The first job of Friday night was to a little old lady (actually, she wasn’t that little). She had been standing on her bed with her daughter to fix the curtains when she’d felt dizzy and fell down. She then bounced off the bed and landed on the floor. Unfortunately for her, she had landed on her neck and head.
One of the first things that I do in a case like this is to make sure that there isn’t an injury to the neck. I’ll do this by gently feeling the neck while the patient tells me if it is sore. If there is soreness to one side of the neck then this will normally be a muscular injury while if the pain is in the middle of the neck then there is a chance that the injury is more serious. Like a broken neck.
This woman nearly leapt from her bed when I gently touched her neck – she had a potentially serious neck injury.
So we needed to be extremely careful in order to make sure that if the patient had broken her neck, we wouldn’t make her injury worse by bouncing her down the stairs from her flat to the ambulance. Unfortunately everything we had to tell the patient had to be translated by the daughter. I need to learn Bengali, it’s a real shame I have no head for languages.
The patient had to be moved down the bed so that our scoop stretcher could go under her – then she needed to be securely strapped onto the stretcher ready to be carried downstairs. In this case, and with shades of the last post, I used a blanket roll to secure her head rather than the more expensive and less effective head blocks. We called for another crew to give us a hand because in a case like this it is better to be safe than sorry, and you need to be careful carrying a potentially unstable neck fracture down two flights of stairs.
We were all really impressed with the neatness and effectiveness of the strapping. I wanted to take a photo of it because it doesn’t often look as good as it did with that job.
As mentioned, she wasn’t too light, and it’s really tricky to maneuver a six foot long orthopaedic stretcher out onto a balcony, around half the building and down two flights of stairs. At one point we had to suspend the poor woman’s head over the balcony in order to get her around the awkward architecture of her building – pretty lucky that she wasn’t looking down at that point…
The job itself went like clockwork.
My back however was starting to hurt from the less-than-safe lifting that we needed to do to get the woman out her flat and into the ambulance.
A couple of ‘nothing’ jobs – coughs, colds and belly-aches.
We got to around midnight when we were sent on a call for a “17 year old male, has a knife, cutting wrist, suicidal”. As it was in the street I thought that we’d go and have a look – if he was violent then we could soon drive off and await the arrival of the police.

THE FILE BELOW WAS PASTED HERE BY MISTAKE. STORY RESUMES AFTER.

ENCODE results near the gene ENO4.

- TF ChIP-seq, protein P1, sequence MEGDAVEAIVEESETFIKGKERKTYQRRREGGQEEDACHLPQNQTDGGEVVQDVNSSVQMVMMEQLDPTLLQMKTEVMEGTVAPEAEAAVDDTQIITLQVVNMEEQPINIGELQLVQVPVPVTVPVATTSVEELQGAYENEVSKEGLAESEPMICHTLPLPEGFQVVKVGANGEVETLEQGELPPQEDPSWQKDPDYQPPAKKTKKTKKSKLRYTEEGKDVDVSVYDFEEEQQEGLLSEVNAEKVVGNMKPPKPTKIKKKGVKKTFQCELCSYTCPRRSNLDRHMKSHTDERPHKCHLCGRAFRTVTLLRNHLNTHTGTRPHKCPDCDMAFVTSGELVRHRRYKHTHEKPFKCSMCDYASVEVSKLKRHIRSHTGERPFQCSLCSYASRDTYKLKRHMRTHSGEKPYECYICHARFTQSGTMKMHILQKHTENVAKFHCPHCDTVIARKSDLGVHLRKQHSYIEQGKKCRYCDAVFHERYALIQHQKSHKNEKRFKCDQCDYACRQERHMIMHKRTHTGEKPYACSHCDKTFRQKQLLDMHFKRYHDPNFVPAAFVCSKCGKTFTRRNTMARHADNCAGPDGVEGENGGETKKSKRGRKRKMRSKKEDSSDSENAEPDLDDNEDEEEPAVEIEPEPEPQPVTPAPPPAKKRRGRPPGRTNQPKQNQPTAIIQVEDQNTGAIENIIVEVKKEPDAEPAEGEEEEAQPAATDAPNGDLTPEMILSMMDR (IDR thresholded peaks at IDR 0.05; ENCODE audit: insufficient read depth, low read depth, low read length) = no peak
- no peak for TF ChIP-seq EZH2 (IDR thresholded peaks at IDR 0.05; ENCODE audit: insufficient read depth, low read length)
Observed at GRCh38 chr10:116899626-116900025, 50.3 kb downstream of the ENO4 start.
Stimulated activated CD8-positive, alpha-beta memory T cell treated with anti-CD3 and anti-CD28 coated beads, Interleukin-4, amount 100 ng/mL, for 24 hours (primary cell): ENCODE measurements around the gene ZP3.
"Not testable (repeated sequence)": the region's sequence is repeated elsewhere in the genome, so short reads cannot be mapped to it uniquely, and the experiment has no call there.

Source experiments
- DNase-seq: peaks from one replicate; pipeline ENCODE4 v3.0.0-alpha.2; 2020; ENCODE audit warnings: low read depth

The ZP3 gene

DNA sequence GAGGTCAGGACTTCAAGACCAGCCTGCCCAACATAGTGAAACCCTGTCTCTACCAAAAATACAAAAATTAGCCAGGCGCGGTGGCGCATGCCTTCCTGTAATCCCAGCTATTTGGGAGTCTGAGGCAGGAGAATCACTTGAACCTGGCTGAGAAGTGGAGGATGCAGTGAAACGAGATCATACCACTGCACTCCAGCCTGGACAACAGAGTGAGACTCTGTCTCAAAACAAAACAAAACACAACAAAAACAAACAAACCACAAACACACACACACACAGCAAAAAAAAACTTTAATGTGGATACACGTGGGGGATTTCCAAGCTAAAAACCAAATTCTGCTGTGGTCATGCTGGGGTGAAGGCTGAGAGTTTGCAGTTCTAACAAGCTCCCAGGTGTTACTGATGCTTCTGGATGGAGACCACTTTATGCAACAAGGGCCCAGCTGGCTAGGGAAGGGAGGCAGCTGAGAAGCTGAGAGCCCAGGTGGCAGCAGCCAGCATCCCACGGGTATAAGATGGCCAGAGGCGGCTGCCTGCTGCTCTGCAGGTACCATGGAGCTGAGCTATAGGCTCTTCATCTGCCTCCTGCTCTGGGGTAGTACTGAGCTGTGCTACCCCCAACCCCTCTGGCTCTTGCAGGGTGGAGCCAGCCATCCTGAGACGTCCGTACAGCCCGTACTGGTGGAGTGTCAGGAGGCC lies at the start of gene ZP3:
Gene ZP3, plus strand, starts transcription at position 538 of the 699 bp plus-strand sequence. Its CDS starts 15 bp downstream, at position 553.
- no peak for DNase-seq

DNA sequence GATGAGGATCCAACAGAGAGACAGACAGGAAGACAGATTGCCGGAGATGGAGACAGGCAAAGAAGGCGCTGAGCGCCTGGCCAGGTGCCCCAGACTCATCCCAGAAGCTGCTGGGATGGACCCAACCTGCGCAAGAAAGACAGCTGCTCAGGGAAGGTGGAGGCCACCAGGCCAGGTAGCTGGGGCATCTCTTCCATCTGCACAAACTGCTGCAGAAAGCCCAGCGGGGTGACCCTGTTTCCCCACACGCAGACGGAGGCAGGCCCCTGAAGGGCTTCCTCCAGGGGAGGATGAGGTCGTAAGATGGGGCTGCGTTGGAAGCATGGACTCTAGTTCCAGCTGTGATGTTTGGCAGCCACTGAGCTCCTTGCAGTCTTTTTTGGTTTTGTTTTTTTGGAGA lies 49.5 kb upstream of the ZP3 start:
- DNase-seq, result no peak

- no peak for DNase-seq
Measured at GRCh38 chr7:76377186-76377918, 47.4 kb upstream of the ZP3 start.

The young man was lying on the floor, his left hand was covered in blood and there were already two policemen there. They looked happy to see us.
A quick assessment later and it turned out that the patient had nearly severed his left little finger. He was covered in blood and refusing to say anything except that he wanted to die. I managed to get a ‘quick and nasty’ bandage on his hand while the police and I wrestled with him. He wasn’t very happy with being put into the ambulance and once inside fought with us like a man possessed. Blood was everywhere, he was trying to bite us and the police had to handcuff him (which for some reason, probably paperwork, they really don’t like doing). It took the three of us struggling with him to get him to hospital and when he reached the department there needed to be six police guarding him in the psychiatric room.
He was, to use an ambulance service technical medical phrase, “Proper mad”.
I felt sorry for the fellow – he didn’t ask to go out of his gourd.
I also felt pain.
Pain in my back.
While fighting with the patient in the back of the ambulance I had somehow wrenched by back and the whole right side of my body was in pain.
So we went back to station, I filled out the required paperwork and went home. I stayed home for the next two nights, partly due to the pain and partly due to a desire on my part to avoid exacerbating the injury.
I’m better now.
I’m also on a week off work due to my rota. I may be writing a bit, I may be getting around to answering a load of email.
I may be down the pub.